Larry Summers is out, and President Barack Obama now faces a critical decision. He can focus on policy, naming a replacement who wants to ease the economic strains on American households, or he can focus on politics, naming a candidate who appeases the corporate executive class and their backers in the Republican Party. The choice should be obvious. On the economy, good policy is also good politics.
The Obama administration has known for a very long time that it needs to do more about the disintegrating U.S. jobs outlook, but has shied away from taking strong action due to political considerations. Voters are worried about the deficit, the administration is taking heat from cry-baby hedge fund managers for being “anti-business” and besides, Republican obstructionism makes it nearly impossible to pass anything. Better to claim credit for the president’s modest economic gains than to wage an uphill battle for economic security.
This pattern of political calculation goes all the way back to the negotiations surrounding Obama’s economic stimulus package back in February of 2009. Obama adviser Christina Romer suggested that a package of $1.4 trillion would be needed to significantly bring down unemployment, a figure that ultimately proved to be based on overly optimistic assumptions. But fears of a Republican backlash from a dollar figure ultimately watered down the package to $600 billion—the administration even included standard annual tax-code fixes in the deal to create the illusion of a larger $787 billion plan.
Summers himself was no angel in this process. He was a chief architect of the too-small-stimulus. But since mid-2009, he has been advocating for further action to create jobs, and by all indications, he has been ignored for political reasons. It is a very strange scenario in which one of the economists most (justifiably) vilified by progressives has actually been one of the more progressive economic voices within a Democratic administration.
But what has this political hedgeing won for Obama? A few days of decent headlines in Politico, followed by years of economic misery. That economic misery has taken a greater toll on the president’s popularity than any actual policy he has adopted. The fact that unemployment remains near 10 percent after nearly two years generates a lot of resentment. Voters do not want to empower policymakers who tolerate such economic calamities. Ultimately, the Obama administration’s focus on short-term political wins has resulted not only in bad policy, but in political ruin.
So in replacing Summers, Obama needs to pick somebody who gets the policy right. Over time, the right policy will result in the right politics—bringing down the unemployment rate, fostering economic growth and battling Wall Street excess will strengthen the economy, make households happier, and satisfy voters. The right Summers replacement would be an economist who understands the need for further government spending to create jobs, who recognizes that record-low interest rates make the deficit a secondary consideration, and who understands that Wall Street predation is taking a serious toll on household wealth.
Attempting to appease either the corporate executive class or the Republican establishment would be a fool’s errand. The economic platform advocated by House Minority Leader John Boehner, R-Ohio, last month was a recipe for economic ruin on every front, from jobs to the deficit. Summers is probably the most conservative economist you can find in the Democratic Party, and Boehner called for his head anyway.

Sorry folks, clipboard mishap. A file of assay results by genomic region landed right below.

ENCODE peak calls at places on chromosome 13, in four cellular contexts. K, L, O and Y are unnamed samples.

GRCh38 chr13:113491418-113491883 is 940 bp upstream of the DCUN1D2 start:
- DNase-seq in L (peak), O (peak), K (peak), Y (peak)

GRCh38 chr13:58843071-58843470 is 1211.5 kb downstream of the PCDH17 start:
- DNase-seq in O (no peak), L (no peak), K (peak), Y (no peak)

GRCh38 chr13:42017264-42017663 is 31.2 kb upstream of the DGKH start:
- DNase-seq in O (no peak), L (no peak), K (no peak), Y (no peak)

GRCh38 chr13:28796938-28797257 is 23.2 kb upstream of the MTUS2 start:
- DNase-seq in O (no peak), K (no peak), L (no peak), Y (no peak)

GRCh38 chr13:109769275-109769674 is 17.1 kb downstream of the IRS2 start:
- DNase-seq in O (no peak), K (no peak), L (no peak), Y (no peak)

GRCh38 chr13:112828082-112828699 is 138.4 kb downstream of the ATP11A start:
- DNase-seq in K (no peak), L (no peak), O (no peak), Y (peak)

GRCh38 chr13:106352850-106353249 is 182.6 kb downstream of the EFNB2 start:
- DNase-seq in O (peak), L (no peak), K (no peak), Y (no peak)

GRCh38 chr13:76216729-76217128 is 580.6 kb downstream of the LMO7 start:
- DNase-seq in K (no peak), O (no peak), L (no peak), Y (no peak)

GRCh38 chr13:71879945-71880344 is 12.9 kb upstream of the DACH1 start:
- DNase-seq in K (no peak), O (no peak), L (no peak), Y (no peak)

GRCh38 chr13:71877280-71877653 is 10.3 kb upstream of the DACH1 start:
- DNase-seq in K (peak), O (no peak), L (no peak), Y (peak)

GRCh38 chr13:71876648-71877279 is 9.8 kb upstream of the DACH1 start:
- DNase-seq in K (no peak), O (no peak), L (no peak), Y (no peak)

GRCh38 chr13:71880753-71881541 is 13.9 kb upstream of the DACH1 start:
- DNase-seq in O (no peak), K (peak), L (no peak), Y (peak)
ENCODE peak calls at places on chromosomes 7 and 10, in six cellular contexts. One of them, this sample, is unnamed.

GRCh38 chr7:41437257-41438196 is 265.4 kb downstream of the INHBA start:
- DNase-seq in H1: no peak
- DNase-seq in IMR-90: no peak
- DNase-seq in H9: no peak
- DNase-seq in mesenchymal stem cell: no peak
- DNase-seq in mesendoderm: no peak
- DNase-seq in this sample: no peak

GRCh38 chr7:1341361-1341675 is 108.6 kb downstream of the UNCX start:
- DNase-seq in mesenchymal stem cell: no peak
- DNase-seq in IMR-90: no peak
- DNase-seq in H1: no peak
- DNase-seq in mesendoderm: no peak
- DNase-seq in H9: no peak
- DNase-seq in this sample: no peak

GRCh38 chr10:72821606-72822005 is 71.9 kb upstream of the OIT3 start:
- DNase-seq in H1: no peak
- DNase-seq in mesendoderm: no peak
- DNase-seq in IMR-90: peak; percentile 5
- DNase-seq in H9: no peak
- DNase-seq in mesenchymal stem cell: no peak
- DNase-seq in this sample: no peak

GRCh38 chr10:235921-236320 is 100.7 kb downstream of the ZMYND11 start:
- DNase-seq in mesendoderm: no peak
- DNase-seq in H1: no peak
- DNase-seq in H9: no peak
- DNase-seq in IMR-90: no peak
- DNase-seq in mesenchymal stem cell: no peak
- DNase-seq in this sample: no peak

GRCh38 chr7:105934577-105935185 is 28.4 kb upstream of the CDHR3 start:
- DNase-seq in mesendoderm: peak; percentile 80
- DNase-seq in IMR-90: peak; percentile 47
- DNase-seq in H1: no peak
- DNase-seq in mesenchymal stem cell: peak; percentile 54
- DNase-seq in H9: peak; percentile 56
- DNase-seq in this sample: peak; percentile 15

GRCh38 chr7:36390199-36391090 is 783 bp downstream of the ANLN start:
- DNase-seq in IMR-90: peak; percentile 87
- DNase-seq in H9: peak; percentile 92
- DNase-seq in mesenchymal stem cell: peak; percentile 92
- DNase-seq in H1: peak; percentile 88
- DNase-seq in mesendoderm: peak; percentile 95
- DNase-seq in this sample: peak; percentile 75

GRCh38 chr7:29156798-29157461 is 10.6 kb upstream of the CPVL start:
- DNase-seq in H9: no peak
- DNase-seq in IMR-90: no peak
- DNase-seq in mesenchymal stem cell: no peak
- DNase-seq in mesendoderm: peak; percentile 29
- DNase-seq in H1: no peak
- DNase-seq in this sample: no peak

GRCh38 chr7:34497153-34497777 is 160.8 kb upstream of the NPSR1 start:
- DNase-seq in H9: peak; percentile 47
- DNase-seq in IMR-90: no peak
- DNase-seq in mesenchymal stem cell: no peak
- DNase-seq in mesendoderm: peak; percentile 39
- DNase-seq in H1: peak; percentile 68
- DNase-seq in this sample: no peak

But trying to appease Wall Street or corporate CEOs is even crazier. As Salon’s Andrew Leonard emphasizes, of all the political calculations Obama could make, trying to appease the corporate executive class is probably the worst. The entire anti-business-Obama meme is, at best, a joke. Wall Street doesn’t like the fact that Obama has pushed for modest new restraints on its risk-taking, even thought that risk-taking wrecked both Wall Street banks and the broader economy. Billionaire hedge-fund managers don’t like the idea that they might lose their tax privileges and be subject to the same rates everybody else pays. Wall Street’s political demands are much like its thirst for bonuses: limitless.
Naming a Summers replacement who focuses on cutting corporate taxes and reducing the deficit by slashing jobs funding will be counterproductive on two fronts. First, it will spur economic misery. Second, that economic misery will generate political unrest. Voters will not respond to a president who advances a policy agenda that actively harms them.
So who should Obama name to take Summers’ place? Joseph Stiglitz. His intellectual qualifications cannot be impugned—he is a Nobel Prize-winner whose academic work is revered on both the left and right. But his policy acumen is equally proven—he has been chief economist for the World Bank, and Chairman of President Bill Clinton’s Council of Economic Advisers.
And his policy record during the Clinton years is absolutely superlative. Stiglitz aggressively fought Treasury Secretary Robert Rubin’s efforts to deregulate Wall Street—efforts that paved the way for the Great Financial Crash of 2008. Stiglitz also fought Rubin by pushing for job-creation rather than deficit reduction. Rubin appeared to win that battle for a while, but once it became clear that the job growth that took place under Rubin’s deficit attack was purely the result of an unsustainable bubble, Stiglitz emerged as the victor.
So that’s Obama’s choice. He can try to appease his political adversaries, and end up losing political points come 2012, or he can appoint somebody who gets the policy right, and reap the political benefits of sound policy come re-election time. Stiglitz is the right man for the job.